Staff in State-funded voluntary organisations providing health and social care services are to go on strike on Tuesday, September 18th, after the collapse of talks on their claims for restoration of pay cuts.
The trade union Fórsa, which also represents employees in what are known as Section 39 organisations, said it would ballot its members for industrial action.
The strike planned by Siptu would initially involve a one-day stoppage.However the union signalled on Wednesday that further strikes may be announced in the near future.
Siptu said strike action had already been backed by members in a number of Section 39 organisations including: Rehab Ireland and the Cheshire Foundation -- which are national operations -- as well as at Western Care in Mayo, St Joseph's Foundation in Cork, SOS Kilkenny, Ability West in Galway, Wicklow Community & Family Services, SOS Workshops, Marymount University Hospital and Hospice in Cork.
It said balloting members in other Section 39 organisations was “under active consideration”.
Siptu health division organiser Paul Bell said his members had deferred a planned strike in February in good faith following an agreement between the parties that pay restoration would begin by the end of 2018.
"This has not happened and our members patience has worn thin," he said on Wednesday after the breakdown of talks at the Workplace Relations Commission.
Mr Bell said the Department of Health and HSE had refused to sanction a "confidence building" payment of the €1.5 million to pay Siptu members 1 per cent of pay restoration in October 2018.
“After months of intense campaigning our members feel that what is being offered is too little, too late and will be striking on Tuesday 18th September. Our members will do everything possible to protect service users throughout the periods of strike.”
Fórsa official Ian McDonnell said he would be seeking approval for industrial action ballots at the next meeting of the union’s health and welfare division executive.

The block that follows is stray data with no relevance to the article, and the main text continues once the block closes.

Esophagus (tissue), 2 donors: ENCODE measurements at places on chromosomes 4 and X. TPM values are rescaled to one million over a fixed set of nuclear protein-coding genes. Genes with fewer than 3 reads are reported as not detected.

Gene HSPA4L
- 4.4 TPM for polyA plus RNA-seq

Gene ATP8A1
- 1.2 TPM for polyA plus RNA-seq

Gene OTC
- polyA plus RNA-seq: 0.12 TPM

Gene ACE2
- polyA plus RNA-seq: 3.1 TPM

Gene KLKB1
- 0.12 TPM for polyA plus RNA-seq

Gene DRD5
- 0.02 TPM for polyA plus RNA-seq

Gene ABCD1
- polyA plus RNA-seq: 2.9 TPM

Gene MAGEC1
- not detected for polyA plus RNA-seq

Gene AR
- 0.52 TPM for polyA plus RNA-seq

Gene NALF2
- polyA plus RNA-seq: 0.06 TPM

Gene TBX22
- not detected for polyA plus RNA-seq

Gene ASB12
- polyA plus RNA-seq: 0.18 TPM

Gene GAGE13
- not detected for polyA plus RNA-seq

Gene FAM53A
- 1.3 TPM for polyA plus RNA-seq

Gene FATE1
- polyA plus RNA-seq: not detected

“We have given the department and the HSE every chance to address this issue through the Workplace Relations Commission, but today it emerged that the department has no intention of restoring the pay of dedicated community and voluntary sector workers who suffered deep pay cuts during the recession, while they provided vital services to the most vulnerable members of our society. It now looks likely that industrial action will follow,” he said.
Staff in many Section 39 organisations experienced pay cuts similar to those imposed on public service personnel working in State agencies offering similar services after the economic crash, the union maintained.
However, Siptu argued that unlike public servants working in the health and social care sectors, those in Section 39 organisations had not been offered pay restoration proposals.
The Department of Health and the HSE had consistently contended that staff working in Section 39 organisations were not public servants and were not covered by public service pay deals.
A strike in a number of Section 39 bodies over pay restoration was deferred in February to allow the HSE to carry out an audit regarding remuneration in the various organisations.
The HSE audit of cumulative pay for staff in a group of Section 39 bodies found that pay cuts averaging 4.66 per cent were put in place for employees in 2010.
Mr Bell said the HSE estimated that full pay restoration across all Section 39 organizations would cost €68 million in total.